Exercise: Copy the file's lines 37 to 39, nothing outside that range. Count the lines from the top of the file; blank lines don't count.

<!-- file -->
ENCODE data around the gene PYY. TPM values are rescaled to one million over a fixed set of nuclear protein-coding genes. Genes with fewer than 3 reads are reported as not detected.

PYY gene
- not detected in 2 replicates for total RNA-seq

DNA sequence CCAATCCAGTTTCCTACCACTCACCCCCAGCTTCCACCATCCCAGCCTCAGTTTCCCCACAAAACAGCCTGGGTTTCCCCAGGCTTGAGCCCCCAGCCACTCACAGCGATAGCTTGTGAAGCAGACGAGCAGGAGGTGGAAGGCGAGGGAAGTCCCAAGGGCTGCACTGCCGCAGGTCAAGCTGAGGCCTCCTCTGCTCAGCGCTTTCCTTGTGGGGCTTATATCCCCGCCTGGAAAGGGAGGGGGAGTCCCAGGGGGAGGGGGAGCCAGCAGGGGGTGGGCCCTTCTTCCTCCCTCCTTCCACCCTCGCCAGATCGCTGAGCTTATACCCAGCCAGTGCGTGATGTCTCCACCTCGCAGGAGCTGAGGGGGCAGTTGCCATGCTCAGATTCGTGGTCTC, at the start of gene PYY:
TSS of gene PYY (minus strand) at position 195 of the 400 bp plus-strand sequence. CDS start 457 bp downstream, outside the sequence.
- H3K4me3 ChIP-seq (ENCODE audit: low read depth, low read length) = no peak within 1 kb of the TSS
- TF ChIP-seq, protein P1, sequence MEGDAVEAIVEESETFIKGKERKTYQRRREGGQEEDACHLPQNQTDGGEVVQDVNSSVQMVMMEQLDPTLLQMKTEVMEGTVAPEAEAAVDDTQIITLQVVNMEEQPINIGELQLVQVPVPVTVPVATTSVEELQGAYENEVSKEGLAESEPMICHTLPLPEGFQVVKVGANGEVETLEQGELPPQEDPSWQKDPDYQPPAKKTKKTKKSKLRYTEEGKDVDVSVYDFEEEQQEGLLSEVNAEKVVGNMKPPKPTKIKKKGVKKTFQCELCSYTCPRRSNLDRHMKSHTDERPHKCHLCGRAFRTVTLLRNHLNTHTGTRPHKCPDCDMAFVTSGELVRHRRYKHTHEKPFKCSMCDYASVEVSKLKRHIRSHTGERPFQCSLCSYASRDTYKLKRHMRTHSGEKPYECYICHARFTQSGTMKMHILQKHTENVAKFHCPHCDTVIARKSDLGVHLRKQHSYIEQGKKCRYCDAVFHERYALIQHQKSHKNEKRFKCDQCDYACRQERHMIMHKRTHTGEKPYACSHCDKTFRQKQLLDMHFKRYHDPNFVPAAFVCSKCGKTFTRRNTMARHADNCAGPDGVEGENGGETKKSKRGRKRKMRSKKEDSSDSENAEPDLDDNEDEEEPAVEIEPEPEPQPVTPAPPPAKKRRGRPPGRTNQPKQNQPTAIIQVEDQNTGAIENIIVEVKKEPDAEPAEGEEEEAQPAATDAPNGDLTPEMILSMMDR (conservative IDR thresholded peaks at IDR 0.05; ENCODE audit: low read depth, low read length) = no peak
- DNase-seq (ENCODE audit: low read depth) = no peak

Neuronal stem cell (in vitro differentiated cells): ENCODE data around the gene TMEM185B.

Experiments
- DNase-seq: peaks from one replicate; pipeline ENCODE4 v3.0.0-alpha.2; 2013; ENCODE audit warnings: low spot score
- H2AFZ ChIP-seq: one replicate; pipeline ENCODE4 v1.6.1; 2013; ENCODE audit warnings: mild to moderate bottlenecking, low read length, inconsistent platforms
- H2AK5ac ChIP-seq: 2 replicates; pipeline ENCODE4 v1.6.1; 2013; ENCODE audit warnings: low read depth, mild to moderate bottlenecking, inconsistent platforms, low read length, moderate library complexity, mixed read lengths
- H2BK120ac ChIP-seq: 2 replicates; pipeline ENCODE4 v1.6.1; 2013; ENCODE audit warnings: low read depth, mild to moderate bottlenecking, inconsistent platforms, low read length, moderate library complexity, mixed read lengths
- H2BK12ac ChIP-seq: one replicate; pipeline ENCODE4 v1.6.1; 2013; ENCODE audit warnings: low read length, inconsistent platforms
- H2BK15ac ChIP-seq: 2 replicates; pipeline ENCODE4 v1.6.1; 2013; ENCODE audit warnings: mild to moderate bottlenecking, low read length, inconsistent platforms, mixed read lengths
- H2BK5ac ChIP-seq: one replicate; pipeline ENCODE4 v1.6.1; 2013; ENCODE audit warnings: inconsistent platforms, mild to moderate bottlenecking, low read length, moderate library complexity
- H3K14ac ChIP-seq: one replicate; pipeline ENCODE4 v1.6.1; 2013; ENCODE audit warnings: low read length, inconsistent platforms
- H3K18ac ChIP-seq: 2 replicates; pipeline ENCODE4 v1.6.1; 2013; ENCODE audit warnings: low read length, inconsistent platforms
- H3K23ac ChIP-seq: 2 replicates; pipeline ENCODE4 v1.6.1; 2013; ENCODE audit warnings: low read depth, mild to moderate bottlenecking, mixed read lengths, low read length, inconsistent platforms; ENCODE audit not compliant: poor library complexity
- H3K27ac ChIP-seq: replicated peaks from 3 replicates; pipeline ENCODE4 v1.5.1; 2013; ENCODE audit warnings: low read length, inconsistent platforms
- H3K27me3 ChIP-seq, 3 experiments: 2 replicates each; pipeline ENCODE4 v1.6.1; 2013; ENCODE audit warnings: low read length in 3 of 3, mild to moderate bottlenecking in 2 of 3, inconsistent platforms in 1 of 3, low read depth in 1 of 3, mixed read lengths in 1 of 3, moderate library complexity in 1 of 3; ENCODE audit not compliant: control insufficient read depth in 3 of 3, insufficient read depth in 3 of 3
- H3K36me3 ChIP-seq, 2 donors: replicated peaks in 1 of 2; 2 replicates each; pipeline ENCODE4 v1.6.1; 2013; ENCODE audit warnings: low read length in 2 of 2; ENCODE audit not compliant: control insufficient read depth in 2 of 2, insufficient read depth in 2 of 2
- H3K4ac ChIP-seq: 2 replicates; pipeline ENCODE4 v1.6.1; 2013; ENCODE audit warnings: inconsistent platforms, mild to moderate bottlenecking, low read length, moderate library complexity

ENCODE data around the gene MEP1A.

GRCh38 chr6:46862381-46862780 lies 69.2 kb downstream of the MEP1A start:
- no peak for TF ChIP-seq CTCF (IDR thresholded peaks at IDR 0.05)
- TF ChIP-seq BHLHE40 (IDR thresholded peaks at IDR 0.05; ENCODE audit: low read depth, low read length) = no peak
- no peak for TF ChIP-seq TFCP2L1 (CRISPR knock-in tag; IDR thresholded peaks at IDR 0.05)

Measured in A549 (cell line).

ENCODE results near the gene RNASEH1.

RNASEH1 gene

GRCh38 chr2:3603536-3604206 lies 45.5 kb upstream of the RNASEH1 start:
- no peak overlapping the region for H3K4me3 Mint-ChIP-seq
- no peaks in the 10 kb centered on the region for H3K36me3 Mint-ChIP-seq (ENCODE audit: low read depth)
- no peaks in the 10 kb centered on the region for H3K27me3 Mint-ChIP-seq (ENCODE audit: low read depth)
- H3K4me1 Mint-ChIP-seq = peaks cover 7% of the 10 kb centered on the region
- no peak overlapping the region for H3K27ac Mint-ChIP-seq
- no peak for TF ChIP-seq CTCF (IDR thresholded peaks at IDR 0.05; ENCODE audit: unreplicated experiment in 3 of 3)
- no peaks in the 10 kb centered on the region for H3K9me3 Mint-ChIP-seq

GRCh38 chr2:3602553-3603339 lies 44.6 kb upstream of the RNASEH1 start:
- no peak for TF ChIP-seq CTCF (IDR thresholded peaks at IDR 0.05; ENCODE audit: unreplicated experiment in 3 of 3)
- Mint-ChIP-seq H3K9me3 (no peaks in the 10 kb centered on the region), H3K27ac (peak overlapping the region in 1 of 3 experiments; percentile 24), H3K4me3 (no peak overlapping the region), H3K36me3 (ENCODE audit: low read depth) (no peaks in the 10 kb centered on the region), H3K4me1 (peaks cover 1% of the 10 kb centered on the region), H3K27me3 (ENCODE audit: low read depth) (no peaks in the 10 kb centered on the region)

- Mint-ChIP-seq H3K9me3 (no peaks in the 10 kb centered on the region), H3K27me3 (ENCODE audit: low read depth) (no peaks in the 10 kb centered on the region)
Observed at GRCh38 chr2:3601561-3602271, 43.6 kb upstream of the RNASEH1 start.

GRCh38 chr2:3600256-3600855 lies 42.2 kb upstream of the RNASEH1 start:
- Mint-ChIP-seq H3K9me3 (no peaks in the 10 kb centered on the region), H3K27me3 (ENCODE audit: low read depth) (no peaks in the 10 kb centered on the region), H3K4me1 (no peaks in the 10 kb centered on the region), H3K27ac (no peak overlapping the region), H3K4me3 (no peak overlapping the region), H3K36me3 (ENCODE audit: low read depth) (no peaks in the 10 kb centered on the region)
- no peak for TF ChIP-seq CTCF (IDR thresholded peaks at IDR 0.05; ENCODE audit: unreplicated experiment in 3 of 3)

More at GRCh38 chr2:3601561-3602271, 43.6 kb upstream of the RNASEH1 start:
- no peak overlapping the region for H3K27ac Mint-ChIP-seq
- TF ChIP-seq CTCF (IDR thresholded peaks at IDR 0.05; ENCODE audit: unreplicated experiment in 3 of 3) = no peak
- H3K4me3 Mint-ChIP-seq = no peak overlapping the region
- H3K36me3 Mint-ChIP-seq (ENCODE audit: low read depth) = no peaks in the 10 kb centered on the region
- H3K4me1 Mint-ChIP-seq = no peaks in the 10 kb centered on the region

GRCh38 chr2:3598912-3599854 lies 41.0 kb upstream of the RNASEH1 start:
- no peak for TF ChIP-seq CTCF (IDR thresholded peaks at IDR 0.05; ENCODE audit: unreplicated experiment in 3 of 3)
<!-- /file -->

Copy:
- H3K4me1 Mint-ChIP-seq = peaks cover 7% of the 10 kb centered on the region
- no peak overlapping the region for H3K27ac Mint-ChIP-seq
- no peak for TF ChIP-seq CTCF (IDR thresholded peaks at IDR 0.05; ENCODE audit: unreplicated experiment in 3 of 3)